THE St. Lucia government says it will outline a four-year plan for the island in April next year.
A government statement quoted Prime Minister Allen Chastanet as saying that the plan will be outlined when his administration, which last week marked its first 100 days in office, presents the national budget.
“We’re using this time to develop our overall plan and so it is the intention of our government that when we announce the budget in April that we will announce a one year financial budget, but we’re going to roll out a four year development plan for this country,” Chastanet is quoted as saying.
Chastanet said that he spent his first 100 days in office working on a plan to reduce the island’s debt to gross domestic product (GDP) ratio, as the island’s deficit is larger than anticipated.
Chastanet said the new government’s term in office began with the realization that the 2016/2017 budget grossly underestimated certain areas such as school maintenance and the operations of the new hospital.
He reminded St. Lucians that there was no policy debate on the budget for this fiscal year when it was presented by former prime minister Dr. Kenny Anthony prior to the June 6 general election.
Chastanet said that St. Lucia needs a major boost in investment.
“I have taken it upon myself to have as many meetings as the Prime Minister to try to expedite investment in this country.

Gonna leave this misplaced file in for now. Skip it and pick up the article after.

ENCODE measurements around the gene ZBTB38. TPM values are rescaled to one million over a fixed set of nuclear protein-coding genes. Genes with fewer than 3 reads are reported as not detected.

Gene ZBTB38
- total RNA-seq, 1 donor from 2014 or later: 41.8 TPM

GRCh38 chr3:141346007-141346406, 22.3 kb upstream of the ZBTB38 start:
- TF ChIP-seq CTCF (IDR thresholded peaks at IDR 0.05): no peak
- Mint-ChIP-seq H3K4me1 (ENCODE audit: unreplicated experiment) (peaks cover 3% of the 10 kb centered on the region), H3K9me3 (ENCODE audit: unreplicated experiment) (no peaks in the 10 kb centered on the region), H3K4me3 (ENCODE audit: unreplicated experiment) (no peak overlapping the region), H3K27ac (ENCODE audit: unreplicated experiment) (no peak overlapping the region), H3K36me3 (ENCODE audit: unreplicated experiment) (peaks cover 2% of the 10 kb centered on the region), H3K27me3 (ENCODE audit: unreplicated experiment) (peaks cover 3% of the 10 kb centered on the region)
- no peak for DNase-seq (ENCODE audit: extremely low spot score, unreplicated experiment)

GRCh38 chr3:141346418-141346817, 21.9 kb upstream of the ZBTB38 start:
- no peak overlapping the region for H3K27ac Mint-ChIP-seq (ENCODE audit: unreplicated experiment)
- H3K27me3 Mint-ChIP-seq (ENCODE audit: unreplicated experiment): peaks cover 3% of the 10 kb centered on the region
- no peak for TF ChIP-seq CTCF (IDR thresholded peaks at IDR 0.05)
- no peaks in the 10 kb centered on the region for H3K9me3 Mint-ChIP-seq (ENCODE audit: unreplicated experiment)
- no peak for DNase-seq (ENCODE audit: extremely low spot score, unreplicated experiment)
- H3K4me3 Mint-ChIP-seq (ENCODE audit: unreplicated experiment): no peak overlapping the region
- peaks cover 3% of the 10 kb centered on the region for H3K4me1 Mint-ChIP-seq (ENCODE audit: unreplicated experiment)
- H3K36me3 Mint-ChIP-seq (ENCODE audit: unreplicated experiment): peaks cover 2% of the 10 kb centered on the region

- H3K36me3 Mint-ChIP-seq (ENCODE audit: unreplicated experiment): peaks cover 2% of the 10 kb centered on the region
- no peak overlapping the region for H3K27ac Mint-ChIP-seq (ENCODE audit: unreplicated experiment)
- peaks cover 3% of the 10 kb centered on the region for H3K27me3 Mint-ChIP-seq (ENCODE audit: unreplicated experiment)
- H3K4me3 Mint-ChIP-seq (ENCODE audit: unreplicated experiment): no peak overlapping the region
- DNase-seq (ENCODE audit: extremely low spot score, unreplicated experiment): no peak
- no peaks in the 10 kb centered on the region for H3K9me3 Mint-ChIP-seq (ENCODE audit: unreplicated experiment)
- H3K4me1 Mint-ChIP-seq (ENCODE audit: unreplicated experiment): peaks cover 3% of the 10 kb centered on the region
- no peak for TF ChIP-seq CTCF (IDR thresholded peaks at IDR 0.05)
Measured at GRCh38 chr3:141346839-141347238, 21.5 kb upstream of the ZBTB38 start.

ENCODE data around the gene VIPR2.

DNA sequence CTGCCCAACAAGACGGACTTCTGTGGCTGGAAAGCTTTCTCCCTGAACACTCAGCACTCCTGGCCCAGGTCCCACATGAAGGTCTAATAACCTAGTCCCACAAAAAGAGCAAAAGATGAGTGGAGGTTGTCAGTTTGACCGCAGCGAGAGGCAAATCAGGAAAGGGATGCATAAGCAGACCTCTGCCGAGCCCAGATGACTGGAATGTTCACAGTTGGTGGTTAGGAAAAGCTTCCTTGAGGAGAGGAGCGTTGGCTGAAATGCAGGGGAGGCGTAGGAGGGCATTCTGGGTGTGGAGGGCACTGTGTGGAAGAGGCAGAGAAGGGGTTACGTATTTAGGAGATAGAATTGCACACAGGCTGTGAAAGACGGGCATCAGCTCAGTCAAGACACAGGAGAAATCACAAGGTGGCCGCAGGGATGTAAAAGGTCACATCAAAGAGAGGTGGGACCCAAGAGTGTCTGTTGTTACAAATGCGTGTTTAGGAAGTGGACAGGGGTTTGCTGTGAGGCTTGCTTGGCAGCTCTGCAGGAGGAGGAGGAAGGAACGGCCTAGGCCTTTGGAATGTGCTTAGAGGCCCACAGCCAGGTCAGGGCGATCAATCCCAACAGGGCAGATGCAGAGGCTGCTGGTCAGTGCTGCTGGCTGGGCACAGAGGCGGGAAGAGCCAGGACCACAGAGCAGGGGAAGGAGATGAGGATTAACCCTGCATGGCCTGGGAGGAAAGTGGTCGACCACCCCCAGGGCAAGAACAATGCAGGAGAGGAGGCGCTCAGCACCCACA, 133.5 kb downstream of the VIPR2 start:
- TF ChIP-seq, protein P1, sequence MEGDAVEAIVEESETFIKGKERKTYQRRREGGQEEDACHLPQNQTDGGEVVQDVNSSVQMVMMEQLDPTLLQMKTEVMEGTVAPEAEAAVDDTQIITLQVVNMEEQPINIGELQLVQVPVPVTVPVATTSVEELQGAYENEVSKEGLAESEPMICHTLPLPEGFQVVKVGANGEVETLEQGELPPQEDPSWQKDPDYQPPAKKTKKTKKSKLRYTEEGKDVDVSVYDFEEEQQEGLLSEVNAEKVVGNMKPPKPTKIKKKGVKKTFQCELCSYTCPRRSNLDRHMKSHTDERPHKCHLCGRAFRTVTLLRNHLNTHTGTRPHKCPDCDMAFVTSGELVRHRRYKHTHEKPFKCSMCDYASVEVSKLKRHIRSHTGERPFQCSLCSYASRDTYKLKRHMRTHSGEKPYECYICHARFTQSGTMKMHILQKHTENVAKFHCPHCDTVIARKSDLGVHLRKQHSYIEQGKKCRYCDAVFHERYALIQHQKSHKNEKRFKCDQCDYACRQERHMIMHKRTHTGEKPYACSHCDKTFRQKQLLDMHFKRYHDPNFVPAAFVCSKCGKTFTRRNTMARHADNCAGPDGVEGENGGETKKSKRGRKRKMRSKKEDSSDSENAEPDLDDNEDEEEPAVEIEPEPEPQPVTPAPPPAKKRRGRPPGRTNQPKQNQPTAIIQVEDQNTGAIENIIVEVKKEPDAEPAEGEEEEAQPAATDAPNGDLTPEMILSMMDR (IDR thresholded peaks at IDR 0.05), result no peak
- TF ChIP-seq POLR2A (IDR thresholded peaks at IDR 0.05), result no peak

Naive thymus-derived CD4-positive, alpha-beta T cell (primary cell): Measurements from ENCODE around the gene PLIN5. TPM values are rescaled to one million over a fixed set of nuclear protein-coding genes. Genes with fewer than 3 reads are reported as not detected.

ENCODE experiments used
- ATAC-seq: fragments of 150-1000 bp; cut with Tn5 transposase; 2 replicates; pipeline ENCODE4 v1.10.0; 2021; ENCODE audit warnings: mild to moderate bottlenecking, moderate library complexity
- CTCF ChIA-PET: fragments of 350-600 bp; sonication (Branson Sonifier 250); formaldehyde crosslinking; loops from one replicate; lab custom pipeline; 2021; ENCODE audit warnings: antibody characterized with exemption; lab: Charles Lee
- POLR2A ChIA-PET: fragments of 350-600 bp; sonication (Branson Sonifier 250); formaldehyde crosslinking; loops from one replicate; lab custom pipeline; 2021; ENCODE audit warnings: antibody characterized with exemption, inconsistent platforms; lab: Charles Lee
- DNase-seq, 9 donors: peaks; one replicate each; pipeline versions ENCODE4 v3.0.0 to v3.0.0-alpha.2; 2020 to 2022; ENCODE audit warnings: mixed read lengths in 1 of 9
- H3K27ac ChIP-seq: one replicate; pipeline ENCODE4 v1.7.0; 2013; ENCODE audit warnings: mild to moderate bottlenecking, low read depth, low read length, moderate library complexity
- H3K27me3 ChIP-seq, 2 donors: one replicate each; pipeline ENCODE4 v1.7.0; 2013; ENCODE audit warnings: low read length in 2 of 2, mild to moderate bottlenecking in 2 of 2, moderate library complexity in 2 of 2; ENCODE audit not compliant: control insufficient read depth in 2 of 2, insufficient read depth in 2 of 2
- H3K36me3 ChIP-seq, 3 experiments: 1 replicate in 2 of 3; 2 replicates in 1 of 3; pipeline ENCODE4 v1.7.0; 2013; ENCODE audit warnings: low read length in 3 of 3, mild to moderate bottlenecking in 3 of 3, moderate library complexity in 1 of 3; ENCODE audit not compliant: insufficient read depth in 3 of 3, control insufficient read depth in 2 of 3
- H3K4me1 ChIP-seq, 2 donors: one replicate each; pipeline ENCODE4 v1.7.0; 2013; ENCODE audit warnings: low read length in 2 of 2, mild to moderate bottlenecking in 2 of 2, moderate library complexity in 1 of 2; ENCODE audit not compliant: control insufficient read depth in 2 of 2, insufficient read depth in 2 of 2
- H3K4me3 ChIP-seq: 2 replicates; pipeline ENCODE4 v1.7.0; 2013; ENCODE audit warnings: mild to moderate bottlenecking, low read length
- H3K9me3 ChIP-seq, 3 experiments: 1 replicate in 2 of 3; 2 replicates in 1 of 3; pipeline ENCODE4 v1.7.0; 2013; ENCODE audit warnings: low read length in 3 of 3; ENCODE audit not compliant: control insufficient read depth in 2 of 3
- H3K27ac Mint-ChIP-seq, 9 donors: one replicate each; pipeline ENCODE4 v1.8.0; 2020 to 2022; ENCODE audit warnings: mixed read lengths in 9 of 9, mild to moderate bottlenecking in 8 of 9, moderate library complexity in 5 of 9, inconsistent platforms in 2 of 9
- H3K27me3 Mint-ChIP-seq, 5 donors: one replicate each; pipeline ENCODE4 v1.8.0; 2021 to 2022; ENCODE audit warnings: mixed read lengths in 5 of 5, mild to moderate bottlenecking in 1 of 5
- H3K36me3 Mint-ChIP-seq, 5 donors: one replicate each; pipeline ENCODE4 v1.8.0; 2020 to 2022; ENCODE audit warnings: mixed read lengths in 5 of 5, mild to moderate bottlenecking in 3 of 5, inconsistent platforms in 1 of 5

“Desert Star is a very ambitious project, I admit that, but I think that the developers have a great sense of confidence; I love the creativity of what they have done, and I think that to be able to jump start Saint Lucia and to create a buzz about Saint Lucia, that is the kind of project we need.”
The US$2.6 billion project, which will occupy 700-acre site in the south of the island, will comprise a marina, a racecourse, a resort and shopping mall complex, casino, Free Trade Zone, extensive entertainment and leisure facilities, eco-tourism as well as architecturally designed villas and apartments.
A government statement said that “overall, the Pearl of the Caribbean Development is designed to be a well-balanced project with open space making up over 50 per cent of the overall development.
“It is designed to be a sustainable and self-contained development and is expected to generate between 500 to 800 jobs in construction during its initial phase of implementation,” the statement noted.